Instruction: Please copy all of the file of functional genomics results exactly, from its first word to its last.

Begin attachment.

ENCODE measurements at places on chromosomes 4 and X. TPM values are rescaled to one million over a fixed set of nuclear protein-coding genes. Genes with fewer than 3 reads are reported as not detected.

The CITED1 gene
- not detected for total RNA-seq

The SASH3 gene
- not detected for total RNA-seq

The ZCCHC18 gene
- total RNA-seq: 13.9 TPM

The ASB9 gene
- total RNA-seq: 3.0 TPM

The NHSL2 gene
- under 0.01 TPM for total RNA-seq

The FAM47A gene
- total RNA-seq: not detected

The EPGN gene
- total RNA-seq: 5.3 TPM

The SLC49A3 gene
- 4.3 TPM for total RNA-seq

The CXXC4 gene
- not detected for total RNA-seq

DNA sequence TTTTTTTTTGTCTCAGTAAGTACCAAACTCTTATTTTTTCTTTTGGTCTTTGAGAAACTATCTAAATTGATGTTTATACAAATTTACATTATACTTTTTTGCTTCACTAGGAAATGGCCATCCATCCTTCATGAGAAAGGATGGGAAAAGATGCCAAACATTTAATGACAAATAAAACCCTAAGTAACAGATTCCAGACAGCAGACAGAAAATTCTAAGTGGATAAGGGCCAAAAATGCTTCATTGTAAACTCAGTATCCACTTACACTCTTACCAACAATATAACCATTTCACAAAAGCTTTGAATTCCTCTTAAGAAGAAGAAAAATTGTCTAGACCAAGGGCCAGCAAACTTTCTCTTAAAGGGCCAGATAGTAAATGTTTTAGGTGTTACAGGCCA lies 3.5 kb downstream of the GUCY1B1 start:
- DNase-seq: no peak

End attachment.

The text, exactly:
ENCODE measurements at places on chromosomes 4 and X. TPM values are rescaled to one million over a fixed set of nuclear protein-coding genes. Genes with fewer than 3 reads are reported as not detected.

The CITED1 gene
- not detected for total RNA-seq

The SASH3 gene
- not detected for total RNA-seq

The ZCCHC18 gene
- total RNA-seq: 13.9 TPM

The ASB9 gene
- total RNA-seq: 3.0 TPM

The NHSL2 gene
- under 0.01 TPM for total RNA-seq

The FAM47A gene
- total RNA-seq: not detected

The EPGN gene
- total RNA-seq: 5.3 TPM

The SLC49A3 gene
- 4.3 TPM for total RNA-seq

The CXXC4 gene
- not detected for total RNA-seq

DNA sequence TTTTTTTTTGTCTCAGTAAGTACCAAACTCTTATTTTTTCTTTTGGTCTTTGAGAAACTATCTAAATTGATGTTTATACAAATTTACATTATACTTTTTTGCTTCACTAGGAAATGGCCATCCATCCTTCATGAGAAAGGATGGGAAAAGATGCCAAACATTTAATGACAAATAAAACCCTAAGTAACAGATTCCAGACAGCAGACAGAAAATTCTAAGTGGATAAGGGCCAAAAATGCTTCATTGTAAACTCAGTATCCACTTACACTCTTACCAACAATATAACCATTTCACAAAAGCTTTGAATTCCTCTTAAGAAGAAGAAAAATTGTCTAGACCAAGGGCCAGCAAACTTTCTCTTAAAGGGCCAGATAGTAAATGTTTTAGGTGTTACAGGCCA lies 3.5 kb downstream of the GUCY1B1 start:
- DNase-seq: no peak